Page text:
the walls have moved, the light switches are bragged about and pathetically exaggerated
not where I remember them and the number our romantic exploits.
of steps leading to my bedroom has So regardless of our respective
changed. levels of higher education, we were
My room is just how I left it - still able to get drunk and laugh for
complete with MAD magazines, hours about dancing hamsters on the
dusty old photos and a 1965 set of computer screen.
World Book Encyclopedias. Although I've been brainwashed
But I feel like a visitor. I never by the monster of political correct-
come back to New Jersey more than ness that is Ann Arbor, I kicked back
three or four times a year. Ann and laughed at my friend John's
Arbor, of which I was terrified jokes, which would be grounds for
three years ago, is my real home, expulsion at the University of
When I say that I'm going home, I EFFREY Michigan.
now mean Ann Arbor, not New KOSSEFF Yes, we've changed, but the histo-
Jersey. .s ,\ ry is always there. That is stronger
Most of my good friends are S Yl E than anything.
now in Ann Arbor. They are the I know that in five years, I proba-
ones who know my daily challenges and con- bly won't be in regular contact with most of
quests. I've lost touch with most of my high my college friends. But I know that - as in
school friends. Like most high school friend- high school - I have formed bonds with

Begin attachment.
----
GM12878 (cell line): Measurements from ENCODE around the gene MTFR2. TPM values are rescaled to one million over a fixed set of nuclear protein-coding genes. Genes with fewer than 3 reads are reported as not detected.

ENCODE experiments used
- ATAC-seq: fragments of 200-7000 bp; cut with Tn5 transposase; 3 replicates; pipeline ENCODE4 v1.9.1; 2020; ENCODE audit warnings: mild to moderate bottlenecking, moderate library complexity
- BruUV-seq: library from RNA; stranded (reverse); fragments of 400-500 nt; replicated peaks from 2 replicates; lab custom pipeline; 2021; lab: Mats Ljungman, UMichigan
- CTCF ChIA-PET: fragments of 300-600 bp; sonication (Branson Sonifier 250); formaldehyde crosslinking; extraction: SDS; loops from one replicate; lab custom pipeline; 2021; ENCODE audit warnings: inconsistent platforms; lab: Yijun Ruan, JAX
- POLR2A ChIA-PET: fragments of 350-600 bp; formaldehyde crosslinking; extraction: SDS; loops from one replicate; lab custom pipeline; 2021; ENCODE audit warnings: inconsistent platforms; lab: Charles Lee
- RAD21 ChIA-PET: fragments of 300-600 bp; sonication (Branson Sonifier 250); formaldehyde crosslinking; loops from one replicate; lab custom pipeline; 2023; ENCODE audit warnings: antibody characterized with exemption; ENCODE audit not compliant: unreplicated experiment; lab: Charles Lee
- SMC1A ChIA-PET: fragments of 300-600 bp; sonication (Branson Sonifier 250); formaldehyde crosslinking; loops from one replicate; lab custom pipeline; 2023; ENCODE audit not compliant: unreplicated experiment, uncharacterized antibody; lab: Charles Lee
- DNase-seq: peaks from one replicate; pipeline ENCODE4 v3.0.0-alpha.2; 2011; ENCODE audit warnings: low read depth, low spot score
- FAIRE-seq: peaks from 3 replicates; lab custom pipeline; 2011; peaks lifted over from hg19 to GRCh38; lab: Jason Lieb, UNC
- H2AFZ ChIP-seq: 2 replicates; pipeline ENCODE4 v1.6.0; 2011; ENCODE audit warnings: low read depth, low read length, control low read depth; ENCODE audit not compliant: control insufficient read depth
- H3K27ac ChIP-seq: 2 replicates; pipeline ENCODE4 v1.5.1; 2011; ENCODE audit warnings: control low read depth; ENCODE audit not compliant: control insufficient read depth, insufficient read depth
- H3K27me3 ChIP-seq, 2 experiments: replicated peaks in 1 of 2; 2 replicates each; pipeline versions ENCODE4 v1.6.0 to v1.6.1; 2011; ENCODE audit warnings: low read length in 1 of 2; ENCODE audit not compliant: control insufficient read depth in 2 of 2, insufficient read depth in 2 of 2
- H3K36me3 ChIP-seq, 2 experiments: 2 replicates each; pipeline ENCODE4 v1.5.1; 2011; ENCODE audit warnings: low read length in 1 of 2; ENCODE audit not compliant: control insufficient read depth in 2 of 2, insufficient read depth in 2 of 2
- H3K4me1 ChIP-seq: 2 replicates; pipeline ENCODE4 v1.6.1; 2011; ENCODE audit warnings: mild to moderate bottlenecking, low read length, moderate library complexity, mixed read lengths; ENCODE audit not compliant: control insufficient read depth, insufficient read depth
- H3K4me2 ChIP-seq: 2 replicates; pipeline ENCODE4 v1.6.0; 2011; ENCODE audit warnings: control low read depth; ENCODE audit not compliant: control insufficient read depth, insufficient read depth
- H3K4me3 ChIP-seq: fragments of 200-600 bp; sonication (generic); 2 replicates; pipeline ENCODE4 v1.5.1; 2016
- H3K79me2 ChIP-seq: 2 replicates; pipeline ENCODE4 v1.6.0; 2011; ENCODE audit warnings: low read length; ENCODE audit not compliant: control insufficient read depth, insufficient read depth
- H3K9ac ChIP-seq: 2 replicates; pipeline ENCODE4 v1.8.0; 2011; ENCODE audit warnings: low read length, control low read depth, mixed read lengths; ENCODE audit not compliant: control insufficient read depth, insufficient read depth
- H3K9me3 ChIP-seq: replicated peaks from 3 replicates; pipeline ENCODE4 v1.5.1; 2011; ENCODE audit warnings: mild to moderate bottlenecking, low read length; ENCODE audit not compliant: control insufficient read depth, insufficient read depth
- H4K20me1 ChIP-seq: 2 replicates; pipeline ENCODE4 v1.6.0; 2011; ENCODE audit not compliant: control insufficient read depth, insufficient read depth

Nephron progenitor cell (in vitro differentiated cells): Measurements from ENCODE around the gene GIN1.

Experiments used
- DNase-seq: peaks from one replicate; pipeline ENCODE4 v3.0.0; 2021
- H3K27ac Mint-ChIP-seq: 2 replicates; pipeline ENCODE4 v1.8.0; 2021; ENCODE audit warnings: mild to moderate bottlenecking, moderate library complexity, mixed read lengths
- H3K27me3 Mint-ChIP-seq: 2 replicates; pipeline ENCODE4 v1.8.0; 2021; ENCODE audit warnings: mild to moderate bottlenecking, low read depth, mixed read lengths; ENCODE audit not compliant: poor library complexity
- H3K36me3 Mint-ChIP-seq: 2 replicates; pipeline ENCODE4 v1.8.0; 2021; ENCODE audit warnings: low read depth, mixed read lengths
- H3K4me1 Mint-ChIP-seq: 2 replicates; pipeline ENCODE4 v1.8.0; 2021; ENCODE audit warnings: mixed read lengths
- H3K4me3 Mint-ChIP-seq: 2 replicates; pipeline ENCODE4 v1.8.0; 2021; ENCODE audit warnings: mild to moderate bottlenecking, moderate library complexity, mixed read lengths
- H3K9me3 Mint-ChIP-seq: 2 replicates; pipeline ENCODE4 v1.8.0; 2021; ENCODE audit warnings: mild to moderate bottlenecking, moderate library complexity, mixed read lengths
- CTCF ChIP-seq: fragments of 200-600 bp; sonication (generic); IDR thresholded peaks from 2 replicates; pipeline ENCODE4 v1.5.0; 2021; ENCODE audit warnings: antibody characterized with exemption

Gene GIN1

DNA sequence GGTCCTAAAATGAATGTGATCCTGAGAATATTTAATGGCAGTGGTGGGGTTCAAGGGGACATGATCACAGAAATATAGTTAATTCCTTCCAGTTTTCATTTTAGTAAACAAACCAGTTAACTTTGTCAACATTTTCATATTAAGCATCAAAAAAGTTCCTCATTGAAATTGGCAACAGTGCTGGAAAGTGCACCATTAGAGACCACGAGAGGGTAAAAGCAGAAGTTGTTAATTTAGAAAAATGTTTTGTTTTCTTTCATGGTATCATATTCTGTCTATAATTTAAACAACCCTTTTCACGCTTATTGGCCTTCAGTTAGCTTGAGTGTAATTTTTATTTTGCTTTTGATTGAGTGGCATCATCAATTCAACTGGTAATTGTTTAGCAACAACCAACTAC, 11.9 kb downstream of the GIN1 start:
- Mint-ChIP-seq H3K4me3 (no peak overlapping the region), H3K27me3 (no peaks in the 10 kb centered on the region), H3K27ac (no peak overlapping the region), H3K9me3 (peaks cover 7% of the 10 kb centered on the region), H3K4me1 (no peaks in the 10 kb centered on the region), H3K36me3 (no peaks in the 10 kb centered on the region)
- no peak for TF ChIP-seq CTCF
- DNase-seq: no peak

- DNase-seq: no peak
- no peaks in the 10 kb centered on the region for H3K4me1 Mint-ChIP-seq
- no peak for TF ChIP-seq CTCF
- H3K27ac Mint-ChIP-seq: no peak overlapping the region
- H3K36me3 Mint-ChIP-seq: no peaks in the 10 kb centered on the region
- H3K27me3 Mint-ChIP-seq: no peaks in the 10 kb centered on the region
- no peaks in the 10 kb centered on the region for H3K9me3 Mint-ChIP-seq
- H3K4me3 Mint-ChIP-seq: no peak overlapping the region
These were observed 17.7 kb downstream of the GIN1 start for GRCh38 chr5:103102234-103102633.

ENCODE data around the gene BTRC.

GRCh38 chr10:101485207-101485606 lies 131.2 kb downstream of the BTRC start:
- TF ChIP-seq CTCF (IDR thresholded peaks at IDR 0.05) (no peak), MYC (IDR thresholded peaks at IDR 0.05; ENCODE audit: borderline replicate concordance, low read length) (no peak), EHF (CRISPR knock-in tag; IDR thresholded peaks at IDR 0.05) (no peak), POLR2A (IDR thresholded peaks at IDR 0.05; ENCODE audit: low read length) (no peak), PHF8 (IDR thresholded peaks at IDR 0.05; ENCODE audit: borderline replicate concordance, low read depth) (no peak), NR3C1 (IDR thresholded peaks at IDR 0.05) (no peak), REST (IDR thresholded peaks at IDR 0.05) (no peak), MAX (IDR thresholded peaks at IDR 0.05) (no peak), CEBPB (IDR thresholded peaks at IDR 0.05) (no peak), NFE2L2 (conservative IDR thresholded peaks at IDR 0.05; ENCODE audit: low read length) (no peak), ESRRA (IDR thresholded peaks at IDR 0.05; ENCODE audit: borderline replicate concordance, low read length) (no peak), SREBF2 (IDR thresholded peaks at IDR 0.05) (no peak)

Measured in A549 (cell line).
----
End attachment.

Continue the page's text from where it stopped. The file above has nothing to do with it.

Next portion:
ships, many of my relationships were superfi- many people in college that will never be
cial and not well-directed. broken.
But during my two days in New Jersey, With budding careers and the beginnings
I've found time to see my two best friends of real lives, it is easy for college students to
from high school. keep moving forward without ever looking
We hadn't seen each other for more than a back.
year, and we are quite different from who we I've fallen into that fast-paced trap. But
were a few years ago. every once in a while, I need to slap myself
When I saw them, it felt likeathe old in the face and remind myself where I came
times, I knew it wasts't, but it was fun to pee- frots.
tend. Moving forward is inevitable, fun and
We went to the same 24-hour greasy diner necessary, but looking back is an opportunity
that we frequented so many times before to for me to see where I'm going.
talk about school, people we hated and girls. -- Jeffrey Kosseff can be reached over e-
Of course, we each have different schools, mail atjkosseff@umich.edu.
Sidewalk sales to take over Art Fair in 2000
[ lse past three months have taught me that My blood pressure started to rise and my palms
when you spend the summer in Ann Arbor, started to sweat. The intense crowds were robbing
life is good. The campus is beautiful, the weather me of my lazy, stress-free summer. But just as I
is warm and you can actually find parking spots on was getting the urge to scream out loud and punch
campus, because most of the rich New Yorkers old ladies in the face, something caught my atten-
have driven their sport utility vehicles home for the tion.
season. Beyond the thousand dollar earrings and mil-

Evidence in
case flawed
TO THE DAILY:
On Wednesday, July 28, there
will be an evidentiary hearing on
the cases of nine anti-racists who
otested the May 9, 1998 Ku
lux Klan rally. 19 people are
currently facing charges in what
is the largest political witch-hunt
that has ever occurred in Ann
Arbor. Nine anti-racists are
accused of having damaged a
chain-link rental fence erected
by the Ann Arbor city govern-
ment as part of its $137,000 pro-
et to protect and stage the
KK's rally.
No record of the alleged

damage was ever made by the
police or the fence company.
Police photographs of the fence,
still images secured from police
video, and testimony from neu-
tral observers including several
PeaceTeatm members, all indi-
cate there was no damage done